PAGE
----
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Raw Blow's single, "Purple Haze," samples without so much as a "'scuse me" 

I don't often see T. Glitter like this: bespectacled, talking about Kinkos, drinking Irish breakfast tea in broad daylight outside a Squirrel Hill coffee shop. Normally, the night's crawling toward a bleary-eyed finish, and he's busy throwing his soul into fronting the Dirty Faces, or White Guilt, or the project we're currently discussing, Raw Blow. 

"If we wanted, we could produce solely sample-based music. But we want to be a band," Glitter says. Even though Raw Blow is guitar-less, the band is releasing a 7-inch of classic-sounding rock 'n' roll, thanks to some pretty sweet guitar riffs, many sampled from obscure garage bands. Glitter's long-time collaborator Chris Cannon adjusts and distorts the samples almost beyond recognition, while still retaining their old-time Top 40 quality.

"Everyone is referencing someone," Glitter says. "We just try to be a little more upfront about it." To him, the history of music is a long series of rehashing, remixing and straight ripping-off. As if to illustrate his point, a wild-haired street keyboardist plays his own re-imagined version of "Flushed from the Bathroom of Your Heart," a few yards from where we sit.

Of course, being upfront isn't so hard when you've got nothing to hide. For T. Glitter -- or Terrence Carroll, as (I assume) his mother calls him -- sampling's just another medium, like a live band, e-mail or pen-and-paper, a vehicle for his dizzy, stream-of-consciousness creativity.

As far as making sweet sample-based music, he gives the credit to the rest of Raw Blow -- Eric Yeschke, Adam Frew and Cannon.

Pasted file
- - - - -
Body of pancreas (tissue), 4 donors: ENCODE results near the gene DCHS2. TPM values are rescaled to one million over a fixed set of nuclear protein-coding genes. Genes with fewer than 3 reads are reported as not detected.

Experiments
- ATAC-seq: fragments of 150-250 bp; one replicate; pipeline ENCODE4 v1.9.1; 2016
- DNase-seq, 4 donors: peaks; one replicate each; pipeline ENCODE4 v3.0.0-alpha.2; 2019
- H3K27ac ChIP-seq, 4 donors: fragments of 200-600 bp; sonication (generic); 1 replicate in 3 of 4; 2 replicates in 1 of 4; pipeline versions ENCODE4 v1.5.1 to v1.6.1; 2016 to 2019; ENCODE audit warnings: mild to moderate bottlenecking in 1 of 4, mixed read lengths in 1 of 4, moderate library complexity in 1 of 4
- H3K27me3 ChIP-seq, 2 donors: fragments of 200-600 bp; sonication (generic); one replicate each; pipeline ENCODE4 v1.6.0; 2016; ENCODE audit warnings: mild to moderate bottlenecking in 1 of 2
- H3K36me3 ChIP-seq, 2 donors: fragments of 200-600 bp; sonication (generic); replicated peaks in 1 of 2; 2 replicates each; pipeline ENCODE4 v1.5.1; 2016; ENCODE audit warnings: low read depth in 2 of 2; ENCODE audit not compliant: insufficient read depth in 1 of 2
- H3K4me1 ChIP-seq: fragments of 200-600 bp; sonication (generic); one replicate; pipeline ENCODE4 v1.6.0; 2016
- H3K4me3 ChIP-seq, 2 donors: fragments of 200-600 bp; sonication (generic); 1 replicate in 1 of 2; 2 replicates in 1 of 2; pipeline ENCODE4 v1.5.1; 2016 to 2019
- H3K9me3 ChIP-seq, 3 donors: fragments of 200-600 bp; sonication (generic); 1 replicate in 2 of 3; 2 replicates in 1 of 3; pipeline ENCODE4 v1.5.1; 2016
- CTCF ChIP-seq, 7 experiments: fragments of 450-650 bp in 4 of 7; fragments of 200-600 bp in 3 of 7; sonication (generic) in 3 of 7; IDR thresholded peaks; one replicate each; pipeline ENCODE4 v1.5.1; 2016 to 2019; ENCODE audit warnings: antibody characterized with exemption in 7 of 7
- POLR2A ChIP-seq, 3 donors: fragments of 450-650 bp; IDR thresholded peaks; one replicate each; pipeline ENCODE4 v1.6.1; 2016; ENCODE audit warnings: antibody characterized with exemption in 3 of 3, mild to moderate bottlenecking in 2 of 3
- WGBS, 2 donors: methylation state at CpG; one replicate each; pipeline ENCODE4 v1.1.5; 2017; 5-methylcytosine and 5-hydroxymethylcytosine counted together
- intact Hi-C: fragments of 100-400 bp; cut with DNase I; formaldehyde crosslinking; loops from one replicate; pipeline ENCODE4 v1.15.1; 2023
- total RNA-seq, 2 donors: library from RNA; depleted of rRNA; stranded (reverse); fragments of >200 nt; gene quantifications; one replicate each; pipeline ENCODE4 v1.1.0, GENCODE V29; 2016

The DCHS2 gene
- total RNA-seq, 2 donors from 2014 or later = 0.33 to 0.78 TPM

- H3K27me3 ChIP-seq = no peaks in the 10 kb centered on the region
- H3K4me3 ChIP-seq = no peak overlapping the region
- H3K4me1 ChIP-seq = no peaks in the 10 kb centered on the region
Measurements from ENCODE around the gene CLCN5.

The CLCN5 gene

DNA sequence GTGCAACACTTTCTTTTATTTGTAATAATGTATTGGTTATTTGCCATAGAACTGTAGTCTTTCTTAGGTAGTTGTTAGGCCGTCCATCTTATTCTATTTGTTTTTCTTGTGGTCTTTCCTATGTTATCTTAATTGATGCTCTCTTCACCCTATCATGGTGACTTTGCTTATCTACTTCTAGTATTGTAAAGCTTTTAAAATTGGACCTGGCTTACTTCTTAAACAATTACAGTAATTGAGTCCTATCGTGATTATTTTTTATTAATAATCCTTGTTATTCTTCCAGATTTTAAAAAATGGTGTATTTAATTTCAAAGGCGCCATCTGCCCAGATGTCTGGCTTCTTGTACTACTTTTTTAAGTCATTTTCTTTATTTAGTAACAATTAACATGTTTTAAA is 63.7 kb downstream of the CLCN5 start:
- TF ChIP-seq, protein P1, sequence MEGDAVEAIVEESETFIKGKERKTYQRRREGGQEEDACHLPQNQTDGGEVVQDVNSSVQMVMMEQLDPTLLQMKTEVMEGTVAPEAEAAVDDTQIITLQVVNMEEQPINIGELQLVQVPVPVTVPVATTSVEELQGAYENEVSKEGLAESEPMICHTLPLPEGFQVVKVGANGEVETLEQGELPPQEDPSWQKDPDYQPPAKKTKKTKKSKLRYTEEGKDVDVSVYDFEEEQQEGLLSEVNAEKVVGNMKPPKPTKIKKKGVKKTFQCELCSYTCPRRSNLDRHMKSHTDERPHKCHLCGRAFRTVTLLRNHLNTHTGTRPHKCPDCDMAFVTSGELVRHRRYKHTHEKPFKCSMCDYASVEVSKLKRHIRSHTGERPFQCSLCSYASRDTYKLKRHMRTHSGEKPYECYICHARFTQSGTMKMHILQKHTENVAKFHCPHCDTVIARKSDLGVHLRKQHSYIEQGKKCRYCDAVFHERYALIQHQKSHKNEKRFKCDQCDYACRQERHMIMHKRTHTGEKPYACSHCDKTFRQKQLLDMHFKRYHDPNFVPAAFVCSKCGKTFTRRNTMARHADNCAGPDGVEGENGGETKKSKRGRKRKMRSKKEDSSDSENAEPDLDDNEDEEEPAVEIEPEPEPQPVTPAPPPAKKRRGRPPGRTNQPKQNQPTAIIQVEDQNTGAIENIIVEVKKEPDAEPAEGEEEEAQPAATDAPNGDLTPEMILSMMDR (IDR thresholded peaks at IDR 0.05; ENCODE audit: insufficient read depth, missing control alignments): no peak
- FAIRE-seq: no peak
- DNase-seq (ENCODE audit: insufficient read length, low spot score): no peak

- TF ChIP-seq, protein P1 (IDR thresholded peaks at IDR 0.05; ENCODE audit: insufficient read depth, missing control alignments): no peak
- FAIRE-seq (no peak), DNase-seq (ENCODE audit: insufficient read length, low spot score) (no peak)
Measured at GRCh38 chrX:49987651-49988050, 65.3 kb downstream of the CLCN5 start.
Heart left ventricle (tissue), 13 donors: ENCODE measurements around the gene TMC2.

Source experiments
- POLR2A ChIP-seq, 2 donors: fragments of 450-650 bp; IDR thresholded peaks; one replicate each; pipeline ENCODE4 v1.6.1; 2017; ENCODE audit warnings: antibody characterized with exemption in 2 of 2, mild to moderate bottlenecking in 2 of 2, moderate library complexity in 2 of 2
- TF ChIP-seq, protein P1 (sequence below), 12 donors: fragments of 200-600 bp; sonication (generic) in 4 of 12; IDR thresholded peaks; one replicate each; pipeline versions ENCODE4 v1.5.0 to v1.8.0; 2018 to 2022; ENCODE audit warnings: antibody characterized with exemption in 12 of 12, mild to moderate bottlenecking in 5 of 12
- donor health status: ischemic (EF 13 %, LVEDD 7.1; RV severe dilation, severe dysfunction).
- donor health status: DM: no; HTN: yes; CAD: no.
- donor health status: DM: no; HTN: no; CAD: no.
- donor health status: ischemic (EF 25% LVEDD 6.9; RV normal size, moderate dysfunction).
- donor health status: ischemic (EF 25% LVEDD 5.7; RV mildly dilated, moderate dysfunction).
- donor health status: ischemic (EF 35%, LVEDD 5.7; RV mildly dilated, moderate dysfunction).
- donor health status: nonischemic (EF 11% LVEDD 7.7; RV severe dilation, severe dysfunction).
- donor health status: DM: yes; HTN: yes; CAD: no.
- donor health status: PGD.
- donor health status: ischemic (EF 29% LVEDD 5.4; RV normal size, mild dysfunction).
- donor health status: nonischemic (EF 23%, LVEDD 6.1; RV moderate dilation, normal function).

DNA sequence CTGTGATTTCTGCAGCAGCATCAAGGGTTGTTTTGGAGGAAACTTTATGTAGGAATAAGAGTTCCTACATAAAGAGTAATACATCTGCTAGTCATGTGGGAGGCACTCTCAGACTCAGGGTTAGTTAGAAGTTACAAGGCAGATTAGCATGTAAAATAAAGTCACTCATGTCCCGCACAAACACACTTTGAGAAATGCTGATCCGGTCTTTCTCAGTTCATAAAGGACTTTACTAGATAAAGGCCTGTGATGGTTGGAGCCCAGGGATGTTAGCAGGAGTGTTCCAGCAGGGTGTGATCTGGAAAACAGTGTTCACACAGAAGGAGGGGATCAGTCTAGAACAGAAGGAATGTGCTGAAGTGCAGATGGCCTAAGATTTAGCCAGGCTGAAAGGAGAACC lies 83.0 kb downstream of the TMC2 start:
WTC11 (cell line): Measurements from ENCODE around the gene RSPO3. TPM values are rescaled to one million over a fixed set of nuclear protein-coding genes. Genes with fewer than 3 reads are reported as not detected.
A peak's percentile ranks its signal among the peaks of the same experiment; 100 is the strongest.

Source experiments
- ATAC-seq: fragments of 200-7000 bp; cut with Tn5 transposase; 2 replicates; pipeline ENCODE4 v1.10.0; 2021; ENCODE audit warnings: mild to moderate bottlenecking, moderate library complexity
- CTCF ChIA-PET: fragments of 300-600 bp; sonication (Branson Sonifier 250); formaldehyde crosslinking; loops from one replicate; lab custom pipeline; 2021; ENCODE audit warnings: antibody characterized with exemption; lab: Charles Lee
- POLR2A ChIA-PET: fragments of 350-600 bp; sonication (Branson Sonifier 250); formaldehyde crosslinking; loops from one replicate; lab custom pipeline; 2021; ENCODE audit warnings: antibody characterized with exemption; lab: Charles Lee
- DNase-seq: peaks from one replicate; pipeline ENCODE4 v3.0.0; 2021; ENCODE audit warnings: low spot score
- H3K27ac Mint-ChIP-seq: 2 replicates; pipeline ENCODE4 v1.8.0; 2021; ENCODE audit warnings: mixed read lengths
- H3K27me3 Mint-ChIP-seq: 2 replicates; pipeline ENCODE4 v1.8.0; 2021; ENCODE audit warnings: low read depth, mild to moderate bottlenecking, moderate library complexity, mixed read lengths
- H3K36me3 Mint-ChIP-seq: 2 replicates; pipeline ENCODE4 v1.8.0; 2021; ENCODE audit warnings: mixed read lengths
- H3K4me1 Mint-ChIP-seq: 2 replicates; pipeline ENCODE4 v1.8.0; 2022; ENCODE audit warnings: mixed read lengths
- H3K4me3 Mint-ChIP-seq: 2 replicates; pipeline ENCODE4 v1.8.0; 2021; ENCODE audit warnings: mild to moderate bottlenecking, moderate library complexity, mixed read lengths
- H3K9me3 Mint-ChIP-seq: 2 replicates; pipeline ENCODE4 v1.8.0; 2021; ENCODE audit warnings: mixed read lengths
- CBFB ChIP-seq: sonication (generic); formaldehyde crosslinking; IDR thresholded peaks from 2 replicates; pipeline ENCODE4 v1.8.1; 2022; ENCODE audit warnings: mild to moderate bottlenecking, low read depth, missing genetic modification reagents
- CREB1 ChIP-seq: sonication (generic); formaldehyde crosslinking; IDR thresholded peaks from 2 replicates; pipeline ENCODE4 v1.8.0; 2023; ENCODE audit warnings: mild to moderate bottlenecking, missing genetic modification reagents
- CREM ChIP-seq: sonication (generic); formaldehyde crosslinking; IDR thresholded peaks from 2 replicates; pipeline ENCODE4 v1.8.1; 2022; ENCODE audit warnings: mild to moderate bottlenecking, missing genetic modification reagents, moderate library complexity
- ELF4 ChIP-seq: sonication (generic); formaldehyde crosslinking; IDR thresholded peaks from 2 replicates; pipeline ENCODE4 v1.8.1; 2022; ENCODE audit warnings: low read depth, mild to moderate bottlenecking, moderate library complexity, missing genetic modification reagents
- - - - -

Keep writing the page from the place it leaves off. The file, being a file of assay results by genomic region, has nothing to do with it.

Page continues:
"Eric is just a master, he's been doing [sampling] longer than anyone in Pittsburgh, I dare say," Glitter says. Cannon also started early, using a sequencer to make music in the late '80s, using an early prototype from his dad's computer store. Glitter and Cannon collaborated in a sequencer-based group from 1991-95, called Step Leftfoot. ("Who the fuck was using samplers in a noisy psychedelic post-punk rock-'n'-roll band in 1991? No one I know of," Glitter says.)

Raw Blow's new 7-inch, "Purple Haze," comes pressed on purple vinyl; though Carroll is conceptually influenced by the copious amounts of hip hop he listens to, the record sounds like it belongs at a really wild sock-hop. The A-side is "Purple Haze" ("Since we're already stealing content, we like to keep that going," Glitter jokes), while the B-side tells of two characters, Humpty Bump and Random Scripture, distantly inspired by rapper Jim Jones and David Simon's book The Corner

"Purple Haze" was pre-released at the band's annual holiday celebration, Thanks for Nothing Day, but will be officially released Thu., Dec. 30 at the Shadow Lounge. 

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